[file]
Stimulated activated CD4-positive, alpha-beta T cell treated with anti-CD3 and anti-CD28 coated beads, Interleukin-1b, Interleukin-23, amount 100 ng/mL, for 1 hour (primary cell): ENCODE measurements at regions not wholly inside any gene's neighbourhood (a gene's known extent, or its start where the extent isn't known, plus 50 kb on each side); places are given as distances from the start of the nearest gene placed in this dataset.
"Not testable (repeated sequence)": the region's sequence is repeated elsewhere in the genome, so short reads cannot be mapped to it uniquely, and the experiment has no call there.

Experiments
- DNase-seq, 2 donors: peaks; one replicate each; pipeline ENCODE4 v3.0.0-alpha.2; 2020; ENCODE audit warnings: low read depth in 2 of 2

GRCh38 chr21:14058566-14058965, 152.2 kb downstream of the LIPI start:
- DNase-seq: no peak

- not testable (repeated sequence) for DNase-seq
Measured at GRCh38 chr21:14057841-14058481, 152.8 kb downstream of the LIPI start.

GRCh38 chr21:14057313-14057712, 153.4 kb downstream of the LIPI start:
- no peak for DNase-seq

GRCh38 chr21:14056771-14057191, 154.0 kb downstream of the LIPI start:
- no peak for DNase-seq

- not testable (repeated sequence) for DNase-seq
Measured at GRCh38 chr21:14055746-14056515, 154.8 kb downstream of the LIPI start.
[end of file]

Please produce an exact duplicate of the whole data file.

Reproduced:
Stimulated activated CD4-positive, alpha-beta T cell treated with anti-CD3 and anti-CD28 coated beads, Interleukin-1b, Interleukin-23, amount 100 ng/mL, for 1 hour (primary cell): ENCODE measurements at regions not wholly inside any gene's neighbourhood (a gene's known extent, or its start where the extent isn't known, plus 50 kb on each side); places are given as distances from the start of the nearest gene placed in this dataset.
"Not testable (repeated sequence)": the region's sequence is repeated elsewhere in the genome, so short reads cannot be mapped to it uniquely, and the experiment has no call there.

Experiments
- DNase-seq, 2 donors: peaks; one replicate each; pipeline ENCODE4 v3.0.0-alpha.2; 2020; ENCODE audit warnings: low read depth in 2 of 2

GRCh38 chr21:14058566-14058965, 152.2 kb downstream of the LIPI start:
- DNase-seq: no peak

- not testable (repeated sequence) for DNase-seq
Measured at GRCh38 chr21:14057841-14058481, 152.8 kb downstream of the LIPI start.

GRCh38 chr21:14057313-14057712, 153.4 kb downstream of the LIPI start:
- no peak for DNase-seq

GRCh38 chr21:14056771-14057191, 154.0 kb downstream of the LIPI start:
- no peak for DNase-seq

- not testable (repeated sequence) for DNase-seq
Measured at GRCh38 chr21:14055746-14056515, 154.8 kb downstream of the LIPI start.